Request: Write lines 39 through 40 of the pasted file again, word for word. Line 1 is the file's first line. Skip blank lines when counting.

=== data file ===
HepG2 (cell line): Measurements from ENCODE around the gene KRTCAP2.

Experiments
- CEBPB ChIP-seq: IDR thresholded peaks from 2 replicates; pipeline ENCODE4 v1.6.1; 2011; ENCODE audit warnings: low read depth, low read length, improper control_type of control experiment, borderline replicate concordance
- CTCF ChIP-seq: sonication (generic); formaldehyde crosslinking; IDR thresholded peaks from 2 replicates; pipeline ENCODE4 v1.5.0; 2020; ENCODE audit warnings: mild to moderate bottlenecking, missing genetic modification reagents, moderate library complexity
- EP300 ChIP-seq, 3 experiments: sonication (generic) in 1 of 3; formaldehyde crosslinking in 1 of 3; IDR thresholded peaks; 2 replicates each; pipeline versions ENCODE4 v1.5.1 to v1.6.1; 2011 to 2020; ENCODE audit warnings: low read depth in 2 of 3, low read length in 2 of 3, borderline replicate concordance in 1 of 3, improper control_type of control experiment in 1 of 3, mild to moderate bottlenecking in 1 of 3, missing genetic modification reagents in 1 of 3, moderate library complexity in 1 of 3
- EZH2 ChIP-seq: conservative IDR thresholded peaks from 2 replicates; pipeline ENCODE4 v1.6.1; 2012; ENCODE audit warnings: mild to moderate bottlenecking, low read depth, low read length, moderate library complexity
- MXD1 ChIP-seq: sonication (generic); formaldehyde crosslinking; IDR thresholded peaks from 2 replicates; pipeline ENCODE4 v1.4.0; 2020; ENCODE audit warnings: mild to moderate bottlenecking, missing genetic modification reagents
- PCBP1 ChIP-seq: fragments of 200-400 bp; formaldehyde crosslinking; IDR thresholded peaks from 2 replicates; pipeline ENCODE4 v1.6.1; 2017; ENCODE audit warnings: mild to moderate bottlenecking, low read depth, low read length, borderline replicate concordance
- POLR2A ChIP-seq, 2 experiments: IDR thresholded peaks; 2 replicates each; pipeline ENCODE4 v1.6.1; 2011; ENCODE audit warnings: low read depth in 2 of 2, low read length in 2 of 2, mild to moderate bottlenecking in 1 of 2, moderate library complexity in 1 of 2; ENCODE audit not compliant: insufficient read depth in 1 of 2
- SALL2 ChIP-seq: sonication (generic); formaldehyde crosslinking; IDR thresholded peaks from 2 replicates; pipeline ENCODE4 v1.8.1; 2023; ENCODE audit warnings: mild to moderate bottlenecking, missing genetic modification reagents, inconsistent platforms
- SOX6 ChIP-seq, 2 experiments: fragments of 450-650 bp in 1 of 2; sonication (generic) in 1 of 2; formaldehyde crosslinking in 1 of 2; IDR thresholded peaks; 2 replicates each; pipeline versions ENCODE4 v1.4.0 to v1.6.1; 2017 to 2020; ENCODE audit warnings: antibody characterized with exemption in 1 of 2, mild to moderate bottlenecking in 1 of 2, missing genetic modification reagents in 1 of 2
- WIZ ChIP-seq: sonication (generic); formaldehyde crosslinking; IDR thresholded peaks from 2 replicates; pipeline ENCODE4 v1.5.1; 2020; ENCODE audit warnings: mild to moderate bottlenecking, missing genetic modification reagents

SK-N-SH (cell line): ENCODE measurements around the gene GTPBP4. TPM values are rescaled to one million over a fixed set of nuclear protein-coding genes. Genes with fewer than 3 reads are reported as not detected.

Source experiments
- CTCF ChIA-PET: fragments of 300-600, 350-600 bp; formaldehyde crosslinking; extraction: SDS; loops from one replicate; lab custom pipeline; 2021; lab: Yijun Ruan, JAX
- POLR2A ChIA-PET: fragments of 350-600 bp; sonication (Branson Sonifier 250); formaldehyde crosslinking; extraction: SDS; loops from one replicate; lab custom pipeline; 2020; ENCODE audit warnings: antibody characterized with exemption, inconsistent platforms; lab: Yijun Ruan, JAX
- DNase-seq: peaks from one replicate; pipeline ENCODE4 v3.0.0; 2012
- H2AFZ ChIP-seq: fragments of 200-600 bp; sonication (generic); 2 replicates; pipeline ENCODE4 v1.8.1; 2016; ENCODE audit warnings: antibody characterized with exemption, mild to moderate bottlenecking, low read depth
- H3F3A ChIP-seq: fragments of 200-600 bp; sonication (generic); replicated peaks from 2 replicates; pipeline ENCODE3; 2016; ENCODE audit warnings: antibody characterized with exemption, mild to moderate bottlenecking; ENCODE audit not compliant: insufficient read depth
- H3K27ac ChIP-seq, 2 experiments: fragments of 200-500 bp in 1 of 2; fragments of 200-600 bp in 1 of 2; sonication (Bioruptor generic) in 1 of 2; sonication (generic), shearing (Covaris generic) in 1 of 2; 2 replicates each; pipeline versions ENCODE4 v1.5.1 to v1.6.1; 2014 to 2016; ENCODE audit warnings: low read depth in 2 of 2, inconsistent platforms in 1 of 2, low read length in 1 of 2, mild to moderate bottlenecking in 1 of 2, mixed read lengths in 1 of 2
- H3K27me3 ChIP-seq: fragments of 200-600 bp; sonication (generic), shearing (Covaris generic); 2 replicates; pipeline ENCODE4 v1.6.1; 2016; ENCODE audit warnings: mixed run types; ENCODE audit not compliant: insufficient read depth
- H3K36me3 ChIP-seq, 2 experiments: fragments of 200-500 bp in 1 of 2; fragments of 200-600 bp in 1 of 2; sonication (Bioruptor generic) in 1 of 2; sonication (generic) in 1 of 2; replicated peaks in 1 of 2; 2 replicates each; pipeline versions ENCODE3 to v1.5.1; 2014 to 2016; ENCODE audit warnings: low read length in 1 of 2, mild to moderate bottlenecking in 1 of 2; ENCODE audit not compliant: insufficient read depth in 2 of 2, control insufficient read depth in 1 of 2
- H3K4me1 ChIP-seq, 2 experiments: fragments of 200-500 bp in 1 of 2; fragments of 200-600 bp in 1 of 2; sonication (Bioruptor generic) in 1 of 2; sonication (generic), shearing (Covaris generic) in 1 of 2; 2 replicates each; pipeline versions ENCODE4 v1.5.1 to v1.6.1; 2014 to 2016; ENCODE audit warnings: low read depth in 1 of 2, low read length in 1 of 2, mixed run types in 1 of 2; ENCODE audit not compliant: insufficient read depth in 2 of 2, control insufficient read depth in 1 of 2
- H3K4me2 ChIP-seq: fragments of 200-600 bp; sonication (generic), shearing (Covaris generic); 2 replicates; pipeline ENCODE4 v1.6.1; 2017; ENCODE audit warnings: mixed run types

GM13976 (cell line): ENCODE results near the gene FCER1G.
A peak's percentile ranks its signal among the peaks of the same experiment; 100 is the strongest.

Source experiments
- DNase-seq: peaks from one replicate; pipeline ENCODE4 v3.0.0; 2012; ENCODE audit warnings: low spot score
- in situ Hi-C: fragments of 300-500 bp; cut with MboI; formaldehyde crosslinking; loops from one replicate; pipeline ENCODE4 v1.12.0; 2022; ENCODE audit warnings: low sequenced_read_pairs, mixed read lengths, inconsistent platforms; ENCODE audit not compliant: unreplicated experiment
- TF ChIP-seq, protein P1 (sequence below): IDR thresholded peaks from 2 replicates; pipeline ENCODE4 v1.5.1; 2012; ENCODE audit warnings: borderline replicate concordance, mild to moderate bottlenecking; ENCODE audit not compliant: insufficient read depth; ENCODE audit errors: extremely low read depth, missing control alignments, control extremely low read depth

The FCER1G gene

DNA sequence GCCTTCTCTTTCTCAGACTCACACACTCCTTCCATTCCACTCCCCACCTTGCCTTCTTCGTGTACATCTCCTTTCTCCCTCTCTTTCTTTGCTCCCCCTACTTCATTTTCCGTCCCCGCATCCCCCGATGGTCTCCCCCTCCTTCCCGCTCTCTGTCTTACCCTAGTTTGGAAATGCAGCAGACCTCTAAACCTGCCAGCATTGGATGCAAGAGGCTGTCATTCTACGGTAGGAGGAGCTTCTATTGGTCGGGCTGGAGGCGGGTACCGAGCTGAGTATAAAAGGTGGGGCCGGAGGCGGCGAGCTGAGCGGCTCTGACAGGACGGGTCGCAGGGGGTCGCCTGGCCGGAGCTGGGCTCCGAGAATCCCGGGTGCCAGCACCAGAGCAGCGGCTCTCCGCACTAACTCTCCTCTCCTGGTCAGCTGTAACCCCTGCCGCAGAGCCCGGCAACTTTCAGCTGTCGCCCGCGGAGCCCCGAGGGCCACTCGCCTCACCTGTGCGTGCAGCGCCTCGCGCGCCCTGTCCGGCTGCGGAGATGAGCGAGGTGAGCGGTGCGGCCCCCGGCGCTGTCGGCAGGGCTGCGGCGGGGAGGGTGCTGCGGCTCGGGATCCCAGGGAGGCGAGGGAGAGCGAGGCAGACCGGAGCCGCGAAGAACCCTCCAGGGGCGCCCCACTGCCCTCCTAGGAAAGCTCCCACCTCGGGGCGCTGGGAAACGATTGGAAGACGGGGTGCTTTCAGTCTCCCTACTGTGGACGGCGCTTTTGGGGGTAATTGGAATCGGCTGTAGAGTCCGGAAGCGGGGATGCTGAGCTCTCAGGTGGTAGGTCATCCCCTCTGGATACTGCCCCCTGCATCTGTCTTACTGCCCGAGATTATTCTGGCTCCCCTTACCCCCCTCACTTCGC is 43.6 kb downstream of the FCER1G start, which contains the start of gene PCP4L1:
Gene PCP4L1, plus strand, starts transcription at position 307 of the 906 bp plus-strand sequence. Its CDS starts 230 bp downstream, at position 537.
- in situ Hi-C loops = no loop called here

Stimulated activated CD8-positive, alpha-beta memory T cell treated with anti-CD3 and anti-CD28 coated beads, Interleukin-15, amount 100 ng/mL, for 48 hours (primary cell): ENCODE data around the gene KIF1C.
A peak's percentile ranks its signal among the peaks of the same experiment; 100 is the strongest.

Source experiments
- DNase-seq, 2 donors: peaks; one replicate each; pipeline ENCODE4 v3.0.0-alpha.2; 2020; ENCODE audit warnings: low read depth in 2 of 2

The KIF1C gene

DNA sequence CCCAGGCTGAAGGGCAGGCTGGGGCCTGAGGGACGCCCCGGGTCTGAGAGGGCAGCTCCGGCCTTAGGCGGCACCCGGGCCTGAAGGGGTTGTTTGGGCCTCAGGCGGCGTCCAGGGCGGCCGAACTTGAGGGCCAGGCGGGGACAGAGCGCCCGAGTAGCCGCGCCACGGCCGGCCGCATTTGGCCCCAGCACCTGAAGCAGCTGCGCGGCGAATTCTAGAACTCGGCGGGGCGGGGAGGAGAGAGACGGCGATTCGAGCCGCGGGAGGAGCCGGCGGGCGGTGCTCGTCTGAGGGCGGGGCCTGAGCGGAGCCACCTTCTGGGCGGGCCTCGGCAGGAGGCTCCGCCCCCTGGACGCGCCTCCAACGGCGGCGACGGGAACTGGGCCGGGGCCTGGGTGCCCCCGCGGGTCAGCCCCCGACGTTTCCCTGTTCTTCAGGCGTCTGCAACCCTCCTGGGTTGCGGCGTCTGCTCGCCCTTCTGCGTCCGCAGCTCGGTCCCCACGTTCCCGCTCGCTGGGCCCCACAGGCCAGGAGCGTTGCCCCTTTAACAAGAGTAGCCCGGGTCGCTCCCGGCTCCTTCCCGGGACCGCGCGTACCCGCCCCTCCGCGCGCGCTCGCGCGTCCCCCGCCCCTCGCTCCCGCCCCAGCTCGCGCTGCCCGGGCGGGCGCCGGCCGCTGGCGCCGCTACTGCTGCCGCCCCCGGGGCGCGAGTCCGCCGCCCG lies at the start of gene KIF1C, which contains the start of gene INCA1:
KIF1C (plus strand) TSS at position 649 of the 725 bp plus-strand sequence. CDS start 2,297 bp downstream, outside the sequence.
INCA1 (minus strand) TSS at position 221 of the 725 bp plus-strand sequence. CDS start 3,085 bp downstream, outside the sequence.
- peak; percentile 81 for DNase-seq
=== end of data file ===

The KIF1C gene

DNA sequence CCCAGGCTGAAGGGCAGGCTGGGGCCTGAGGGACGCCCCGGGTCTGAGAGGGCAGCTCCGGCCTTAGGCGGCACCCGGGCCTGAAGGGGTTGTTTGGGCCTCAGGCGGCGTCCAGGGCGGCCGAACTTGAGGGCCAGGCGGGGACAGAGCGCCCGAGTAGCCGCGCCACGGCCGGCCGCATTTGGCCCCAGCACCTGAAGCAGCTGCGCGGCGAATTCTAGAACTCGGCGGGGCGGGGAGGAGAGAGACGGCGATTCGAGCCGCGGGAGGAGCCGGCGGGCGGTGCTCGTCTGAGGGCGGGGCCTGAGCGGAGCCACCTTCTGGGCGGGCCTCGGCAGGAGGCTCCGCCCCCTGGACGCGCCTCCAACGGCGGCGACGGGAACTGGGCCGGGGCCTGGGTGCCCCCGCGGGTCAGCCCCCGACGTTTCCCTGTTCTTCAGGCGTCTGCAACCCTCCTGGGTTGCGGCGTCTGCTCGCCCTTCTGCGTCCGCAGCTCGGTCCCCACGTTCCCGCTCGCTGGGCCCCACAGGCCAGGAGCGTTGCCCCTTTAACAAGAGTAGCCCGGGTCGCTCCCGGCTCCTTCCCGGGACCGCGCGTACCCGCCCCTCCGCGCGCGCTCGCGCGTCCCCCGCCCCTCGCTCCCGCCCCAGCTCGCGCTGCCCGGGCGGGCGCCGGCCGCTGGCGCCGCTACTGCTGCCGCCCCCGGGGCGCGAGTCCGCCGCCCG lies at the start of gene KIF1C, which contains the start of gene INCA1: